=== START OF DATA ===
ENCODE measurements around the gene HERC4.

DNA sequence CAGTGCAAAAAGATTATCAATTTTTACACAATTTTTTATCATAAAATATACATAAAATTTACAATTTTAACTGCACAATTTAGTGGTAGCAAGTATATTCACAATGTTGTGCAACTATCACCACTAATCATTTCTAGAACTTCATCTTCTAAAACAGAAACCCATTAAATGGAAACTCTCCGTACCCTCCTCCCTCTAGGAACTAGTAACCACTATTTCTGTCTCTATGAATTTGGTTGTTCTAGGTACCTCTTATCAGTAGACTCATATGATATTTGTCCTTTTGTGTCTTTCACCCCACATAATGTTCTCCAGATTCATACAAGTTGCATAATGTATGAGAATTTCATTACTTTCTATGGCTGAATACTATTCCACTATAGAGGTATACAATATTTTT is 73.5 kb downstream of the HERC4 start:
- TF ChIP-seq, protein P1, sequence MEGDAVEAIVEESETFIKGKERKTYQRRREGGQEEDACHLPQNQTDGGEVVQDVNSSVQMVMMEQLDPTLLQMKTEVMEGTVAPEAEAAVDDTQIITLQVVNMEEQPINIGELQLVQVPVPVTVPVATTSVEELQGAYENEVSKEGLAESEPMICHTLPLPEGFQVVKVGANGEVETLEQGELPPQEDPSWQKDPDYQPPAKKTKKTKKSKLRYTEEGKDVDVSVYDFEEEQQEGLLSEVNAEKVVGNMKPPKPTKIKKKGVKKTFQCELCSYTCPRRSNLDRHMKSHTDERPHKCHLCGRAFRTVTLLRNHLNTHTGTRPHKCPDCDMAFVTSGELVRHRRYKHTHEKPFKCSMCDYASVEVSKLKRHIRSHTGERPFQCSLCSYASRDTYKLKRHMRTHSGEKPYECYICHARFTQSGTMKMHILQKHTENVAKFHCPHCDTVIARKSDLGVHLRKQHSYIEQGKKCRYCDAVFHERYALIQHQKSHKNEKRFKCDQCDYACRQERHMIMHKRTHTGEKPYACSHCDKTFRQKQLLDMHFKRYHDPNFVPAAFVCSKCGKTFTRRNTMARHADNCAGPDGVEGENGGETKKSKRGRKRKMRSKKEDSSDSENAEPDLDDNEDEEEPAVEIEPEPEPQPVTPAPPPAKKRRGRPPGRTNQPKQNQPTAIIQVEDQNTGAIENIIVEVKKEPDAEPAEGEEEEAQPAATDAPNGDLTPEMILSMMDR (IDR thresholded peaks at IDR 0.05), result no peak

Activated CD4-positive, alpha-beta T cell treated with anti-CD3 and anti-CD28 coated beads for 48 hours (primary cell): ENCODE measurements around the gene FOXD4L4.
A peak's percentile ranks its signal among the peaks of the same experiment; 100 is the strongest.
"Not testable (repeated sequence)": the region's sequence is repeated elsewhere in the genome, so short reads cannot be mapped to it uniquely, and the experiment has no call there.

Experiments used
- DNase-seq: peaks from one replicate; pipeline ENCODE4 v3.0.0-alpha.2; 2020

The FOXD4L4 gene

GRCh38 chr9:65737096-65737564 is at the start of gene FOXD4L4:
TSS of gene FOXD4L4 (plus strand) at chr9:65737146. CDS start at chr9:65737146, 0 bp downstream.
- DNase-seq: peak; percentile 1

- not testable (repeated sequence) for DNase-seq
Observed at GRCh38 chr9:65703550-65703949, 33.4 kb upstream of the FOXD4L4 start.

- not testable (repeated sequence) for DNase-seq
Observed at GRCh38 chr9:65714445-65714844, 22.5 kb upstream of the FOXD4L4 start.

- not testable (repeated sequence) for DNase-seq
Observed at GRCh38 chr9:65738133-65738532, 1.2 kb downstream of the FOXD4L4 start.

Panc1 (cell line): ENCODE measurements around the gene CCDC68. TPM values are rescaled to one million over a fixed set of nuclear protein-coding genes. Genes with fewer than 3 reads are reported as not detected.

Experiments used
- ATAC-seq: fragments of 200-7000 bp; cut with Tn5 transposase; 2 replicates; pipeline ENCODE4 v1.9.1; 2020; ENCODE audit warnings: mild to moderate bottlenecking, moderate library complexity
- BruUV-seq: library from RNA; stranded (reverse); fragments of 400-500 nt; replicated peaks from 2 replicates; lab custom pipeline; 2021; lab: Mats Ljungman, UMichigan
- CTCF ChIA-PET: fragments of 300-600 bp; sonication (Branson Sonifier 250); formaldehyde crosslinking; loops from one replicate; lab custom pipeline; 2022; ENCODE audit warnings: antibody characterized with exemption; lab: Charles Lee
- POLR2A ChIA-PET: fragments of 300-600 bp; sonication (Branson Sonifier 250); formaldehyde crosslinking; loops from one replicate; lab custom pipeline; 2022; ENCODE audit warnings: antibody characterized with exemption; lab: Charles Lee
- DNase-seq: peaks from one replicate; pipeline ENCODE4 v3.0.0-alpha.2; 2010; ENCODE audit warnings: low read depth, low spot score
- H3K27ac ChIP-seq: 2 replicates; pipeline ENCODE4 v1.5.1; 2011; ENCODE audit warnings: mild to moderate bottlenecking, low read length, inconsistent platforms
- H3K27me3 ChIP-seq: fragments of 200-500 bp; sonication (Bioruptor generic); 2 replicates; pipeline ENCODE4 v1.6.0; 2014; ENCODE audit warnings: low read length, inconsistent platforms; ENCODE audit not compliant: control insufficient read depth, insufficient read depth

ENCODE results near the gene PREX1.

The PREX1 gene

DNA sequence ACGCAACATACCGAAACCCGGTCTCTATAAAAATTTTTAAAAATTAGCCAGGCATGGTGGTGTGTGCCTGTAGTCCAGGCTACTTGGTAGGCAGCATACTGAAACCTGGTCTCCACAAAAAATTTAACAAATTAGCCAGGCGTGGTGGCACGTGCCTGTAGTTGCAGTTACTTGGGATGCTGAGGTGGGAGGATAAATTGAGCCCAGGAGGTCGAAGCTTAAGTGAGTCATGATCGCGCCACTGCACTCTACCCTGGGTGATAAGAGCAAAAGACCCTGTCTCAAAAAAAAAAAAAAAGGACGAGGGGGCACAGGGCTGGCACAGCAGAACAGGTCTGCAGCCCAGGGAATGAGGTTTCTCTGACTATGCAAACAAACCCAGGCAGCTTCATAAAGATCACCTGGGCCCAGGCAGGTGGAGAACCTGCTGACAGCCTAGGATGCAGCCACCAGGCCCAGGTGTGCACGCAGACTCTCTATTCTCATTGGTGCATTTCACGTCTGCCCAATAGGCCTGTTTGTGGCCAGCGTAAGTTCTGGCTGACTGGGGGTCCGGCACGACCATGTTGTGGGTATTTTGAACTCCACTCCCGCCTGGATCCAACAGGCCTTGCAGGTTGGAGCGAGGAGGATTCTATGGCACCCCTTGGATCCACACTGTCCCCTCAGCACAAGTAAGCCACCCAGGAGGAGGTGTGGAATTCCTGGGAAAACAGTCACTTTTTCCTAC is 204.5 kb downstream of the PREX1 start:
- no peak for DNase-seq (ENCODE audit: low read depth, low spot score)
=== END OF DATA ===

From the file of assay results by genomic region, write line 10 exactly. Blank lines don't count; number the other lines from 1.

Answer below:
GRCh38 chr9:65737096-65737564 is at the start of gene FOXD4L4: